Easter … a time for Christian celebration, for hares, for egg-rolling and for fancy bonnets … is also a time when the passion flower comes to mind, given its name for a variety of alleged reasons. The circle of petals is said to represent the crown of thorns placed on Jesus’ head during his crucifixion; the three stamens represent either the Holy Trinity or the three nails which secured Jesus to the cross; the ten petals are said to stand for the ten disciples who were no part of Jesus’ betrayal or denial; and the three-day life of the bloom of the passion flower is held to epitomise the three days Jesus’ body spent in the tomb. Whatever your personal view of these comparisons, gentle reader, it is an indisputable fact that one member of the family of plants called Passiflora … the passion flowers … has gained the Royal Horticultural Society’s (RHS) Award of Merit; and this honour was bestowed on Passiflora caerulea, the blue passionflower, otherwise known as the common passion flower … and the name can be written as one word or two.
Passiflora caerulea is a vine … a plant whose stem requires support and which climbs using twining tendrils or creeps along the ground … which came originally from Brazil and its immediate neighbours. It can, in the correct circumstances, grow to an impressive ten to fifteen metres in height, which is between 30 and 50 feet in old money, supporting itself by clinging to other trees. Passiflora caerulea is widely cultivated in mild, temperate countries as a wall-climber or as groundcover, and readily becomes an invasive alien, as has happened in Spain. The RHS website reports that, “Passiflora caerulea is a vigorous large deciduous or semi-evergreen climber with twining tendrils. Leaves are dark green, with 5-7 finger-like lobes. Flowers grow to 8cm in width, white, with blue and purple coronal filaments. Fruits are ovoid, 4cm, orange. It is a fast-growing climber for sun or partial shade, which thrives in moist but well-drained soil. In cold areas, grow in a container and overwinter indoors. Note that due to its vigorous nature in some gardens it has the potential to become a nuisance.” The RHS suggest that it is suitable for wall-side borders, city and courtyard gardens, patios and cottage and informal gardens, adding the caveat that it is sub-tropical, suggesting that it will struggle to thrive in central Scotland. However, Kenneth Cox and Raoul Curtis-Machen, in their exemplary book Garden Plants for Scotland first published by Frances Lincoln in 2008, write: “In milder gardens Passiflora caerulea may remain evergreen and can flower well into the autumn.” So, although one never knows, I would suggest that a large, heated conservatory would be a necessity in our climate.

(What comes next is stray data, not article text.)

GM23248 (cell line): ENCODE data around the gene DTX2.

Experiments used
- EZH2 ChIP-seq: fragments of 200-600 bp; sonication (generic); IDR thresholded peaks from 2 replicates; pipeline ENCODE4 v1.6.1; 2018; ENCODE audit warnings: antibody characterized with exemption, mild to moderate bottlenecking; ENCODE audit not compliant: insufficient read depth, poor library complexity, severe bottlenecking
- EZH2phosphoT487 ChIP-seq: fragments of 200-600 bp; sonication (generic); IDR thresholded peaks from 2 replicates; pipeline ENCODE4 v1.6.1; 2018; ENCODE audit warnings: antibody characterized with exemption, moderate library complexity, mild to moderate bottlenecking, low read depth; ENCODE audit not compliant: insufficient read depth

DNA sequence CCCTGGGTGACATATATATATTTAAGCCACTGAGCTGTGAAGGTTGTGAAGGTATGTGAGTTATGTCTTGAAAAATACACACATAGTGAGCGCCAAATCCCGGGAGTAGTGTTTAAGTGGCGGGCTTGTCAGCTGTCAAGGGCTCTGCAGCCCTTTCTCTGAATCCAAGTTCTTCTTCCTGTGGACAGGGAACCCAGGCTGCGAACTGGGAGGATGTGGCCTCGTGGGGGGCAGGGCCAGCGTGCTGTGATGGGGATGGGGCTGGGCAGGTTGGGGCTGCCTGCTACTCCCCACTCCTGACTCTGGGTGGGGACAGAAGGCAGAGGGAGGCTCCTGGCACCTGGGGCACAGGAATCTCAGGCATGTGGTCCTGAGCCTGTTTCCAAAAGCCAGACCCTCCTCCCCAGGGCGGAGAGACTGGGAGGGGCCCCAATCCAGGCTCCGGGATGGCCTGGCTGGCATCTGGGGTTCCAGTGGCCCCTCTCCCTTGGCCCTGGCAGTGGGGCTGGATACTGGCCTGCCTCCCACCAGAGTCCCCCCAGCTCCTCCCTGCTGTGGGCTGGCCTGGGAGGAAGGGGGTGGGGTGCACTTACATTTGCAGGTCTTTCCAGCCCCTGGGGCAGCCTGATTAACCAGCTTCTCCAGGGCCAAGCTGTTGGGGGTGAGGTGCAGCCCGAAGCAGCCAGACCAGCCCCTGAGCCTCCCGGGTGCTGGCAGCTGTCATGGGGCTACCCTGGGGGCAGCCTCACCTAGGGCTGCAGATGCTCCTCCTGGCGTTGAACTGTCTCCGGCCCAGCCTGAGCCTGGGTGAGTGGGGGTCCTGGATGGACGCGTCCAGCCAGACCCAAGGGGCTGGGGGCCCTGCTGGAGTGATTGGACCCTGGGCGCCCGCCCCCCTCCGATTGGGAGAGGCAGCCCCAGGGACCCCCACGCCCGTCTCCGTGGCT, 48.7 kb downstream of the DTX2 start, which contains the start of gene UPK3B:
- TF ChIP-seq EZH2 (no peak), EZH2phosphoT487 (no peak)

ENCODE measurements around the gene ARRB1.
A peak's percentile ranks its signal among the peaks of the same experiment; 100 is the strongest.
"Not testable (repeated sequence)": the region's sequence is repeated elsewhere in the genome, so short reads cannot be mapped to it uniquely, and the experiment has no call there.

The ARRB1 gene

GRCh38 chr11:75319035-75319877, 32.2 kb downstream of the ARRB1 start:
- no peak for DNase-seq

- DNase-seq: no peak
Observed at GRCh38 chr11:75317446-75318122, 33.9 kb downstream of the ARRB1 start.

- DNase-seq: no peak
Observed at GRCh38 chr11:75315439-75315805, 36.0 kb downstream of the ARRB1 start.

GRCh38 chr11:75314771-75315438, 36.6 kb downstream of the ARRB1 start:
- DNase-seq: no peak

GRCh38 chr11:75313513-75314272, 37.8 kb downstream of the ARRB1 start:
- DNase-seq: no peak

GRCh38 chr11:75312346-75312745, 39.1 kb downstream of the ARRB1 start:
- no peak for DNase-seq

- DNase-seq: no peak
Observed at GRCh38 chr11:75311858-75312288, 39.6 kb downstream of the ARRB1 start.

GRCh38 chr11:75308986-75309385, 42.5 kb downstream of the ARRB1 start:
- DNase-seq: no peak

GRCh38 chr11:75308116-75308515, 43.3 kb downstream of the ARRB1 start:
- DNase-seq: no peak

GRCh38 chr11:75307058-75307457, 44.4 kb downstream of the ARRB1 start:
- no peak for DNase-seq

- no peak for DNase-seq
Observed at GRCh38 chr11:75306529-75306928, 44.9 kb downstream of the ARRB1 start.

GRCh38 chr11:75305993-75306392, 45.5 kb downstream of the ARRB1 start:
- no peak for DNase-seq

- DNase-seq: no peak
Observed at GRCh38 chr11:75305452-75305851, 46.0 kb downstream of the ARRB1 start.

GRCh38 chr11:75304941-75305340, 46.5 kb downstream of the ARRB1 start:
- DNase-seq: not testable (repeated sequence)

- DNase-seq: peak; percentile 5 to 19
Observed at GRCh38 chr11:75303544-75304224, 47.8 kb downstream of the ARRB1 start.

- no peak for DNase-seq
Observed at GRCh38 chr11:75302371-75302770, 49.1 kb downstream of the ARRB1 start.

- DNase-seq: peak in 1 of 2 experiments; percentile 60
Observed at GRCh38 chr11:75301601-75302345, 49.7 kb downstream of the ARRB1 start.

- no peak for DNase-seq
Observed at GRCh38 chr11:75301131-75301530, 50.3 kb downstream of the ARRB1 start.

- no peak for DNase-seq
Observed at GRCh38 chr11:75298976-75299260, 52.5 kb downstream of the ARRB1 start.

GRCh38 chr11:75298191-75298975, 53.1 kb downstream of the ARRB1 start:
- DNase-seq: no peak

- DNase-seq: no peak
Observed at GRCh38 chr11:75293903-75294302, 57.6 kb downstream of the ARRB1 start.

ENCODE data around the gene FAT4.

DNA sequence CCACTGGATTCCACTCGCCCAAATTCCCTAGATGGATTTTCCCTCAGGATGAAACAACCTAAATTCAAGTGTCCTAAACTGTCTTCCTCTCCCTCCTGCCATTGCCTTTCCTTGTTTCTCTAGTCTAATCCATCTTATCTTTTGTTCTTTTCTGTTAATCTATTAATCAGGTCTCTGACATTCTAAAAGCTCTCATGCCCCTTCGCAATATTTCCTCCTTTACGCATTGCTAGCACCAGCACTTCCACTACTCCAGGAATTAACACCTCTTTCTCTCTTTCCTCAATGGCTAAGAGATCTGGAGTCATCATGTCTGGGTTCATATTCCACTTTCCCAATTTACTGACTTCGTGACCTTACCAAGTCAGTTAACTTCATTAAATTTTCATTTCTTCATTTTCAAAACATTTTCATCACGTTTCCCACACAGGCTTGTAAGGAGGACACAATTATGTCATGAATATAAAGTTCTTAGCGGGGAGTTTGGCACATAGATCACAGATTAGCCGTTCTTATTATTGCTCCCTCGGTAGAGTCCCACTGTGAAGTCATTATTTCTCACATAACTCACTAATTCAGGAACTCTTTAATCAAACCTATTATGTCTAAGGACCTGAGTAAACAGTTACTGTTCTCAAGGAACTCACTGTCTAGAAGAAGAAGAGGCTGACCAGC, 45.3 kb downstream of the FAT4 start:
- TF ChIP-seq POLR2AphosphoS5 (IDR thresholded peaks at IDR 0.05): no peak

During the Victorian era the flower was very popular, the slightly fragrant, showy blue, white and purple flowers with their prominent fringe of coronal filaments attracting many an admiring glance during each bloom’s few brief days of glory. These flowers are some ten centimetres in diameter … call it four inches … and are later succeeded by the fruit in the form of an oval orange-yellow berry typically six centimetres long and four centimetres in diameter containing numerous seeds. These berries are edible but are very bland to human taste buds. The plant’s purpose in producing the berries is not specifically to have them eaten by humans but to have them consumed by animals and birds, which then fulfil the plant’s purpose by distributing the seed in their droppings. But somehow I doubt if this last matter will be of much concern to a Scottish gardener!